South Korea's second city Busan is an entirely different place to when New Zealanders passed through it on their way to the frontline of the Korean war in 1950.
Then, the port was the centre of a small, concentrated pocket of resistance against the North Korean forces which all but overwhelmed South Korea in the opening weeks of the war.
In ruins, packed with troops and thousands of desperately hungry refugees, "it was a terrible place" recalls New Zealand veteran Joe Lusty.
"I was only there for a short time I guess it's changed a lot now."
Mr Lusty saw for those changes for himself this morning as part of a New Zealand entourage commemorating the 60th anniversary of the armistice, he returned to Busan to visit the graves of 34 New Zealanders who died during the war.
Also along for the ride was Jack Allan, who travelled from Seoul to Busan when he left Korea in 1953.
"We went down in the train, I think it took us the whole day."
But since then, South Korea has rebuilt a world leading economy and infrastructure, including the 300km/h KTX bullet train service on which Mr Allan yesterday retraced his 1953 journey.
"This is going to take us three hours."
The veteran's destination was Busan's United Nations war cemetery where 2300 soldiers from 11 countries, including the 34 New Zealanders, are buried.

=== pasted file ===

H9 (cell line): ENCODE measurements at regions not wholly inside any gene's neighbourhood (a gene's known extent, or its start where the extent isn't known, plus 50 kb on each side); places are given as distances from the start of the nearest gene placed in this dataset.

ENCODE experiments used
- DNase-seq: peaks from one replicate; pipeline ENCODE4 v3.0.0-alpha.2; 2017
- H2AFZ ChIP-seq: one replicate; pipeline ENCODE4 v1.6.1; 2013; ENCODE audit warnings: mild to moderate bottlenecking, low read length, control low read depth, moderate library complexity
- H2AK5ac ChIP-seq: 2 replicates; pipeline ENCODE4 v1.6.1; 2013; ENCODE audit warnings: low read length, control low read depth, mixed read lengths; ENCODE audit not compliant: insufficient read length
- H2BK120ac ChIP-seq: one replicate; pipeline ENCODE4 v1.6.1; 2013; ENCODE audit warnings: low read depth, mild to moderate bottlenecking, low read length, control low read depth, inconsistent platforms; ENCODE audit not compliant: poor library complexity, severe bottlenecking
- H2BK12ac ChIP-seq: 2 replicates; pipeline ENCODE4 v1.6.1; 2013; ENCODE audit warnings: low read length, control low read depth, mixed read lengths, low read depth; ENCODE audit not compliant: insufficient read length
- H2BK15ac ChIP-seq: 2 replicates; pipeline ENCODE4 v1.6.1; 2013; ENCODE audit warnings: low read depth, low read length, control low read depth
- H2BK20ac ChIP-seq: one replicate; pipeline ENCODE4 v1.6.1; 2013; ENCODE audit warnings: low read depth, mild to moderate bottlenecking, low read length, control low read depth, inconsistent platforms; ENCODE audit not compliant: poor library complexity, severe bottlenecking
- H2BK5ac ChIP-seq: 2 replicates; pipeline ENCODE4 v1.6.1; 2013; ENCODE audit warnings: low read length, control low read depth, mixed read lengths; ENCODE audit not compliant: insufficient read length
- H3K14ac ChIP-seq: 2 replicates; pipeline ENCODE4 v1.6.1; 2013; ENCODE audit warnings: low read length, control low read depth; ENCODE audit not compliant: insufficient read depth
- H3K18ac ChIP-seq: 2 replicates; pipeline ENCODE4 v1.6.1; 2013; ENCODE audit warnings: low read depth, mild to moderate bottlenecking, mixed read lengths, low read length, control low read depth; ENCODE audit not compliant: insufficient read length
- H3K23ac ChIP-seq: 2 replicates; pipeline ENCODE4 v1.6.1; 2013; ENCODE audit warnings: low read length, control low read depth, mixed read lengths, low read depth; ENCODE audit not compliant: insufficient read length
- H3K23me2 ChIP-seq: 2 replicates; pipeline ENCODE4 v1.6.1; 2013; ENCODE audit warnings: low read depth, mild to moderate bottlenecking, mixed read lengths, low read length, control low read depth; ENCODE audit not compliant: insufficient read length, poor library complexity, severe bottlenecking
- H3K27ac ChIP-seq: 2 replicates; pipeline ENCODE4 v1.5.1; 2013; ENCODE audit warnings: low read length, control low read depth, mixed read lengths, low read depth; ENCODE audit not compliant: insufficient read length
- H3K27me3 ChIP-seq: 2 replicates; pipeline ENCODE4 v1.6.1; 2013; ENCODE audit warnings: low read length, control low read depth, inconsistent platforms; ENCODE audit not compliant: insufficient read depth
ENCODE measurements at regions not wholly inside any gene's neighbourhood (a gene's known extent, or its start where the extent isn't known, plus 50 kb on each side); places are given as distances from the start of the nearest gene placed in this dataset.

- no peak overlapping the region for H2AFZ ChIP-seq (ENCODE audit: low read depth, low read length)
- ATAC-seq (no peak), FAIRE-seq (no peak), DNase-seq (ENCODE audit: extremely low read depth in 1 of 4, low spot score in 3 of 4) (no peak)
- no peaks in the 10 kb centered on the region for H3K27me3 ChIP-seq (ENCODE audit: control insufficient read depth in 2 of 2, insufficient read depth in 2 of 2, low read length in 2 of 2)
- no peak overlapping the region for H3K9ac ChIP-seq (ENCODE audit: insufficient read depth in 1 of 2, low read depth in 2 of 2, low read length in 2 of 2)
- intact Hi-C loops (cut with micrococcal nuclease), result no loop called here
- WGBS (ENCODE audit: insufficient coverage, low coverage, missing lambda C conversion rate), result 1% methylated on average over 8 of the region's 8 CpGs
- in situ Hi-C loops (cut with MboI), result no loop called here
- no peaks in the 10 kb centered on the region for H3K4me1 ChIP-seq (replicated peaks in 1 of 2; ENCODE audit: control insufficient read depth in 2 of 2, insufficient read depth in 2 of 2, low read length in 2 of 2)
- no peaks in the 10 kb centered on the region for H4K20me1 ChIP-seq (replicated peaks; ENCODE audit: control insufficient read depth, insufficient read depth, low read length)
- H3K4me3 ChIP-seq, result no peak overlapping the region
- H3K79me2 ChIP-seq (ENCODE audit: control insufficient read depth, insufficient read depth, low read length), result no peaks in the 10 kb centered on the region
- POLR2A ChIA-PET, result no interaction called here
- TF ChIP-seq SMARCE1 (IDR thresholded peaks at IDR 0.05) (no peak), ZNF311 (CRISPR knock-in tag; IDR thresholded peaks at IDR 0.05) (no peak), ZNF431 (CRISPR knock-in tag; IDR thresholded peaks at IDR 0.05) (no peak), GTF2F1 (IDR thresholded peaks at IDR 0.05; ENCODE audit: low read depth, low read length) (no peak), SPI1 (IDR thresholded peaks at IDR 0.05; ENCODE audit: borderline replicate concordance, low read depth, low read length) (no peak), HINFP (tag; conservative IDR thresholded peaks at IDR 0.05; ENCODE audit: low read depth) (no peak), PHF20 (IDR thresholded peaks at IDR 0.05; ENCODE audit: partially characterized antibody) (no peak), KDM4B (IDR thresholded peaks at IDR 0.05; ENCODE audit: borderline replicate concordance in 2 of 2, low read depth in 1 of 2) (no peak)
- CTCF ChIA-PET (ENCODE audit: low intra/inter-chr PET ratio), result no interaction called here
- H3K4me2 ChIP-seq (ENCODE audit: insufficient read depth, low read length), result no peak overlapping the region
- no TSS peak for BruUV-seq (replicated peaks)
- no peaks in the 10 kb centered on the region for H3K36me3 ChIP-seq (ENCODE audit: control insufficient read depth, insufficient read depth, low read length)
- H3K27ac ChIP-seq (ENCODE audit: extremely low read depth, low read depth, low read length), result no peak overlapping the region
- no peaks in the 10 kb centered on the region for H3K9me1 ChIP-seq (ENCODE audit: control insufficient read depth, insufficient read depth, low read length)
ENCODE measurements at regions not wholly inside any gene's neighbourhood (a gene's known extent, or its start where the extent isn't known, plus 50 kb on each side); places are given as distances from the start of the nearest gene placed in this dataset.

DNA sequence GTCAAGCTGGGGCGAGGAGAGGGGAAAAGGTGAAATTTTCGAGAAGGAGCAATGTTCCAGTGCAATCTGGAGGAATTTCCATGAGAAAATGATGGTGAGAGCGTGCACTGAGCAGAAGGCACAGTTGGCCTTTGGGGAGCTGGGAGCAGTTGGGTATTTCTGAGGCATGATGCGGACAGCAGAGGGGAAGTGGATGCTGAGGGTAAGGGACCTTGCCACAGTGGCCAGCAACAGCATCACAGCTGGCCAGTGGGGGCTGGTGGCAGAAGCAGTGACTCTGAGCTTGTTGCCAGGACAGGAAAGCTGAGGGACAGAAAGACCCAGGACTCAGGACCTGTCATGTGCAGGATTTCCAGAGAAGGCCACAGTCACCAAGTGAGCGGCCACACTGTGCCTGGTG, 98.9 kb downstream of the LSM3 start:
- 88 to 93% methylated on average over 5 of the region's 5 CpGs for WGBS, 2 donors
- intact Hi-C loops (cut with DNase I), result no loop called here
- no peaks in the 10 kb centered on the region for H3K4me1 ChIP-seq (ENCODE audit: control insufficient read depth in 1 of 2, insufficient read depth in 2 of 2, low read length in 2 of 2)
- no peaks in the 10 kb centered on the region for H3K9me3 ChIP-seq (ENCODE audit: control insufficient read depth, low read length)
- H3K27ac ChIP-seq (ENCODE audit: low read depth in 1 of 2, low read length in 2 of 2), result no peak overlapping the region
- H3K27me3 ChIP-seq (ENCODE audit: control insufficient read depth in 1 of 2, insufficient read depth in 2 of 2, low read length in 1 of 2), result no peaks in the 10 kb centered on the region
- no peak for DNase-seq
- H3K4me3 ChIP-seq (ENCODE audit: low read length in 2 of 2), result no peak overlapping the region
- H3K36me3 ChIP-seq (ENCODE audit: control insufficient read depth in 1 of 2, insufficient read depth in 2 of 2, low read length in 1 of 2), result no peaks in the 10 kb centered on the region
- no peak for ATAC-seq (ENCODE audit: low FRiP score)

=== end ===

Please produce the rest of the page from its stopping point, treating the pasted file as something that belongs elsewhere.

Prime Minister John Key said many of the vets had told them they weren't sure how they'd react to seeing the graves of their mates, "it will be a very emotion packed day for them", he said.
Along with Mr Key, Defence Force chief Lieutenant-General Rhys Jones will also attend a UN service at the cemetery followed by a ceremony for the New Zealand dead.
With tensions on the Korean Peninsula high, amid North Korean weapons-testing and posturing about its nuclear programme, both Mr Key and General Jones have been peppered with questions about whether New Zealand would again commit troops if the war, which is technically still going, reignited.
While New Zealand still has the same UN obligations under which it went to South Korea's assistance in 1950, General Jones was particularly forthright on the question over the weekend.
"If South Korea is threatened again, I think we'd send forces there," he told 3News yesterday.
This morning, however, Mr Key emphasised that was a decision for Cabinet alone, and one he did not think it would have to make.
"We believe there will be a peaceful resolution. That's the message we get from the leaders here, that's the message we got from the Chinese leadership in Beijing earlier in the year."